On Monday, during an exchange of e-mails with Dave Lull, I started thinking about the painter Mark Rothko. He is a living presence here in Houston, home of the Rothko Chapel, the project that dominated most of the last decade of his life. Rothko was a somber man, a depressive who abused alcohol and drugs. He committed suicide in 1970. I associate his late work – large canvases of muted colors, visions of nothingness -- with Samuel Beckett’s landscapes, but without the Irishman’s sense of comedy. A study devoted to Rothko's humor could be published on a 3-by-5-inch note card.
I recently read Writings on Art, a slender collection of Rothko’s occasional writings, mostly letters, edited by Miguel Lopez-Remiro. One piece, “A Talk with Mark Rothko,” made me laugh out loud. It was not actually written by Rothko, but rather is a brief, anonymous account from the Yorkshire Post of the artist’s visit to a showing of his work in Leeds, England, in 1961, and it reads like a parody of small town newspaper writing. As the former editor of a weekly paper in rural Ohio, it’s a milieu I know:
“Mr. Mark Rothko does not look like an artist. At the preview of an exhibition of his paintings at the Whitechapel Art Gallery, he was wearing a sober, dark suit.
“He did not like to talk of himself or his work. `You see the pictures. You look at them and think about them. This is what interests me.’ He is an American.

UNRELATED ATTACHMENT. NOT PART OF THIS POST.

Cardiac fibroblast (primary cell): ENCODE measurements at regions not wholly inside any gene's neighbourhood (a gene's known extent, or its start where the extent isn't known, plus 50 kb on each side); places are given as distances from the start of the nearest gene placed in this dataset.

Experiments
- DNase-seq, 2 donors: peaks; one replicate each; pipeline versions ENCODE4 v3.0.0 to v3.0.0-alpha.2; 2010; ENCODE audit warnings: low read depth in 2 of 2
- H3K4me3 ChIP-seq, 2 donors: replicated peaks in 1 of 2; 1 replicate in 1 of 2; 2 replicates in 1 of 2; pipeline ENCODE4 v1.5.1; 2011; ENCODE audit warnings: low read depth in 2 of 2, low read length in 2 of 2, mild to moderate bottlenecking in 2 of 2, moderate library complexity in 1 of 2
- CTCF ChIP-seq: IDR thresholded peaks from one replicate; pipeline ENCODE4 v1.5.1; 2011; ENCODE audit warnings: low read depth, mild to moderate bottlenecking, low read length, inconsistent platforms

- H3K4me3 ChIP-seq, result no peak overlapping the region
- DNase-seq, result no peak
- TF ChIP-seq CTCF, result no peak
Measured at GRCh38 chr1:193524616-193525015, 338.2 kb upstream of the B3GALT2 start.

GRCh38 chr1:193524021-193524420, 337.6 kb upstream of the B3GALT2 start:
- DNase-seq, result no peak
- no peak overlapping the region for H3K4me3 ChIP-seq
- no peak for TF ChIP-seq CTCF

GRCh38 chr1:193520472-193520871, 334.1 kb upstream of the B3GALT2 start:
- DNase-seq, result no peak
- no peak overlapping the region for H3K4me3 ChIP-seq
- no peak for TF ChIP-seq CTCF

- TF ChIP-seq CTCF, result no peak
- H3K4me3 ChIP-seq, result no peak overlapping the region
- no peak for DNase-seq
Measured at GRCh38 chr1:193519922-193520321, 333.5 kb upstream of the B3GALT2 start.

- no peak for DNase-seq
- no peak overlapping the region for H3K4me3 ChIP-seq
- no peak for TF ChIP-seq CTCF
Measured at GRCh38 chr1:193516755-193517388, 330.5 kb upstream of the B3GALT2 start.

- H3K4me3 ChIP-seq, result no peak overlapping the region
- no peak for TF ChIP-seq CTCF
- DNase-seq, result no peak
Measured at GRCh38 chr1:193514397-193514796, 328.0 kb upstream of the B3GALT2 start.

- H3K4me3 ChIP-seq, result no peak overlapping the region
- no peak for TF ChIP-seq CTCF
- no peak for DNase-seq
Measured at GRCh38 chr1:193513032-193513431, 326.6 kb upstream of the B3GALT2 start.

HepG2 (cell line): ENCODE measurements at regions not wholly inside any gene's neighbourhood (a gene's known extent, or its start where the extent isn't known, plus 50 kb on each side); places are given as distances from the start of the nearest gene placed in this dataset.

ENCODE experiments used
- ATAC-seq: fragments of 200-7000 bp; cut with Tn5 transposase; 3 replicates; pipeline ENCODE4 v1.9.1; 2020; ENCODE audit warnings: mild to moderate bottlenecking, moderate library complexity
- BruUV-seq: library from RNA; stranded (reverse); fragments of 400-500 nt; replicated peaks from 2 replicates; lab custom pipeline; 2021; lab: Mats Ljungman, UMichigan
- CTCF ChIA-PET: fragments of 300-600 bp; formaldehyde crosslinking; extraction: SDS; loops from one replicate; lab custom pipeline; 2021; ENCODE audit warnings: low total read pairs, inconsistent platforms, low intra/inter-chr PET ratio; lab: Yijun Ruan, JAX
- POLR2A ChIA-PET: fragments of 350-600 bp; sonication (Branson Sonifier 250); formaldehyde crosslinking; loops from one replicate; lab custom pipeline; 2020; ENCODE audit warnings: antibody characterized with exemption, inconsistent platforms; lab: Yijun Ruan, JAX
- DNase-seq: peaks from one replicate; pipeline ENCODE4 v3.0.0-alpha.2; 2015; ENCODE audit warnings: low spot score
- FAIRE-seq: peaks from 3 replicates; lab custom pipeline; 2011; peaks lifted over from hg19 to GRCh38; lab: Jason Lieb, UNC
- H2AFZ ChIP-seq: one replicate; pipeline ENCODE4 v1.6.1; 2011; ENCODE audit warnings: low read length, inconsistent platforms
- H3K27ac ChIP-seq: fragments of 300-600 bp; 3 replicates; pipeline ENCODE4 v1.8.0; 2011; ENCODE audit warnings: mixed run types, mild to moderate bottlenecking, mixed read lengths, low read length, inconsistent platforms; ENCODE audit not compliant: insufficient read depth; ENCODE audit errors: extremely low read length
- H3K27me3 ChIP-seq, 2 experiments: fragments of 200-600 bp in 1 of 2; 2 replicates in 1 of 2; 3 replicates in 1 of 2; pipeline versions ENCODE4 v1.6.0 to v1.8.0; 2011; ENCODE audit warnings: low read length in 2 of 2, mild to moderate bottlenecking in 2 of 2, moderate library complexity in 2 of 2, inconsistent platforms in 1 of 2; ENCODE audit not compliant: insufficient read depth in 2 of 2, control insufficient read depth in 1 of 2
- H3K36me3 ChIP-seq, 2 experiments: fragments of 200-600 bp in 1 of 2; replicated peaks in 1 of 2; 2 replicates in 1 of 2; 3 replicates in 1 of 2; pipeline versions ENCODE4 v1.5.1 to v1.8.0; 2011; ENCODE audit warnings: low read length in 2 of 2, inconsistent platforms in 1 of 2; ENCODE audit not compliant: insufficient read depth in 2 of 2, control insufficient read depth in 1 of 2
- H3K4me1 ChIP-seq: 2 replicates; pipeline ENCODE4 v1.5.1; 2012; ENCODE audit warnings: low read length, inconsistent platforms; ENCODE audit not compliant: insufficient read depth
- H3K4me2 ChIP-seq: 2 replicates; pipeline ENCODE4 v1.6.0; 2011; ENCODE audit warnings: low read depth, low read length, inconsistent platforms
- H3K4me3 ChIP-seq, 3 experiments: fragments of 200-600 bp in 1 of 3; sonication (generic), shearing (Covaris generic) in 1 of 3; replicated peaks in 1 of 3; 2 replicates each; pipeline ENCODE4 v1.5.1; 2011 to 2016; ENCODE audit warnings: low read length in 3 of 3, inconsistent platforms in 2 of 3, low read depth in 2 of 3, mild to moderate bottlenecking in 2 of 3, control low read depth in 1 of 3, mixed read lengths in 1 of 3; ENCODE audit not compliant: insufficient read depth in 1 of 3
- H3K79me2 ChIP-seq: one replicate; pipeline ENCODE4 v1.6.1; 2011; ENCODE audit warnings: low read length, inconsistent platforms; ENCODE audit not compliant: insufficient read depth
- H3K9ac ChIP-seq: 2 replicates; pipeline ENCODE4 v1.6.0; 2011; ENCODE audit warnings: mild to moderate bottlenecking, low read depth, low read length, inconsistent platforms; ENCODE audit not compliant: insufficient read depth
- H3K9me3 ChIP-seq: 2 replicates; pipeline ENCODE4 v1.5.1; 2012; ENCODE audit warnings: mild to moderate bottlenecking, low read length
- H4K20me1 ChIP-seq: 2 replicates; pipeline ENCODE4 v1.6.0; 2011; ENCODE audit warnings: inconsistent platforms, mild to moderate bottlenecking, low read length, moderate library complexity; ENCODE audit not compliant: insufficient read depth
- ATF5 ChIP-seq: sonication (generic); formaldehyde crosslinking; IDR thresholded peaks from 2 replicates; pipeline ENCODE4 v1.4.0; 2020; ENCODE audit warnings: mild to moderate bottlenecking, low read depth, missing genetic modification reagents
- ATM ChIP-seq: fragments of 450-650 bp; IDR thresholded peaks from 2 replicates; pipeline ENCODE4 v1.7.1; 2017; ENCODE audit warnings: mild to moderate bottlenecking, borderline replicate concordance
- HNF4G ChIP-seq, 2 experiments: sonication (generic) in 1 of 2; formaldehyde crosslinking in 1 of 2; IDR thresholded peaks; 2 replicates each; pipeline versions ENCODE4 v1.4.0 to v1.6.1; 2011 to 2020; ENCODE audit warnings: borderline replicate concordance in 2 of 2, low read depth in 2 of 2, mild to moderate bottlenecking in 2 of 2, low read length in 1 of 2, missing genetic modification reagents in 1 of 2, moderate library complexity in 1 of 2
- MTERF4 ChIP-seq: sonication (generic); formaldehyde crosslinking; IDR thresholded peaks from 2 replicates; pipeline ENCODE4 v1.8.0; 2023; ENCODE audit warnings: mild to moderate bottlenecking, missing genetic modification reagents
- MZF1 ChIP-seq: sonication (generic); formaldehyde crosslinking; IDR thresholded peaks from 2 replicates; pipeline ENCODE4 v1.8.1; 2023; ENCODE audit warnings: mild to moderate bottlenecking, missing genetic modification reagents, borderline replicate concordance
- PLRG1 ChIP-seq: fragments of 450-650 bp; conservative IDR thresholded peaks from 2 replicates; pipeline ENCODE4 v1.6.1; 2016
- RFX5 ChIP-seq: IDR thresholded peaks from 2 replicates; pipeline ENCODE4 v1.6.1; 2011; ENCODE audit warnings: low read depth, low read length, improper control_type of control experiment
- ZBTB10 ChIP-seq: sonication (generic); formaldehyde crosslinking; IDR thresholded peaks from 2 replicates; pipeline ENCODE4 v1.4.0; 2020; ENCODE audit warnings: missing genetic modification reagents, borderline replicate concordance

“When he was asked what he thought of our artists, he said: `I do not think in terms of nations. I think in terms of men. From the little that I have seen in this country, I would say that your artists are very much alive and vital. But I do not want to answer these questions.'
“He hinted that in the midcourse he had changed from figurative paintings to his now abstract form because of a need to move on into fresher, more exciting pastures. He said he was a decade older than the late Jackson Pollock and had known him well. He smoked tipped American cigarettes continuously.
General Sir Brian Horrocks was at the preview. Did he like the pictures? `I think they are marvelous, I really do.’”
On a more serious note, Rothko gave an address at the Pratt Institute in 1958, in which he said:
“I have never thought that painting a picture has anything to do with self-expression. It is a communication about the world to someone else. After the world is convinced about this communication, it changes. The world was never the same after Picasso or Miro. Theirs was a view of the world which transformed our vision of things. All teaching about self-expression is erroneous in art; it has to do with therapy. Knowing yourself is valuable so that the self can be removed from the process.”
He follows this with a list of seven “ingredients” for a work of art. Here is the first on his list, and this brings us back to Beckett:
“There must be a clear preoccupation with death – intimations of mortality….Tragic art, romantic art, etc., deals with the knowledge of death.”